Last updated:

cell differentiationBy Julia Turan

Part of the fascinating potential of stem cells is their ability to provide replacement cells and tissues to treat diseases. In order to do this most effectively, scientists need to be able to create differentiated cells quickly and accurately. However, making differentiated cells can take weeks to months and the resulting cells might be a mixture of the desired type of cell and others. This is because the steps between pluripotency and the differentiated state are not fully understood.

To tackle these obstacles, Irving L. Weissman and his team based at Stanford University studied how the cells of the middle layer of the embryo - the mesoderm - turn into 12 differentiated cell types. They mapped out 1) the intermediate cell types formed as a cell becomes more and more differentiated, 2) how these intermediates are formed via alternate paths at each branching point and 3) the signals that encourage and discourage cells to follow a path at each branching point.  

Identifying the signals that cells receive to determine which path they follow allowed the researchers to make differentiated cells that were 80-99% the desired cell type in days rather than weeks or months.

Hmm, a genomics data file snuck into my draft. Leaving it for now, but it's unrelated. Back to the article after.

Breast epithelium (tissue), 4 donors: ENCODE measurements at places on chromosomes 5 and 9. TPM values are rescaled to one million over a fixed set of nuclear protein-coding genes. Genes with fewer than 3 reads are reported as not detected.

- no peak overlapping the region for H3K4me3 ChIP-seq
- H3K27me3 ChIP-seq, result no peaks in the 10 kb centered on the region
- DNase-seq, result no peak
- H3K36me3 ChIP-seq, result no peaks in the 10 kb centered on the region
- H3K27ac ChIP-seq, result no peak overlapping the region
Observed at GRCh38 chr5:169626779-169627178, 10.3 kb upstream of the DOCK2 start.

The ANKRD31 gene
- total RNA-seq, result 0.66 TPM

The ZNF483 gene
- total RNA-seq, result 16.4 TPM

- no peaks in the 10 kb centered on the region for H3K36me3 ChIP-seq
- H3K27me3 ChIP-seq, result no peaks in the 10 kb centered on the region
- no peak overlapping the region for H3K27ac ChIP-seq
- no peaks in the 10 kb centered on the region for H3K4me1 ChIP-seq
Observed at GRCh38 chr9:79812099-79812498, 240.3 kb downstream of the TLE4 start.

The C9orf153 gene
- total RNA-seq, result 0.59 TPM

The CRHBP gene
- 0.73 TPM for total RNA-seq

To show that these human cells behave as expected in a living model organism (‘in vivo’), they transplanted the cells that can produce bone, cartilage or smooth muscle (‘ventral somite progenitors’), into mice without an immune system.

The cells shown in the image are human cells inside a mouse. The blue indicates cartilage and the light pink indicates bone. The process of cartilage turning into bone occurs as the blue cells secrete a scaffold of cartilage (‘proliferative cartilage’). The blue cells then enlarge and die (‘hypertrophic cartilage’), and the cartilage they leave behind turns into bone (‘ossification’). The light pink ossified cells are lined in diagonal rows, showing the structure of bone on a microscopic level.

The process developed by Weissman and his team mimics natural bone development and shows that the cells produced via differentiation can integrate into a living system properly. This suggests that, with further research, these cells could be transplanted into humans. With this faster, more efficient technique, therapies utilizing such differentiated cells could be significantly improved.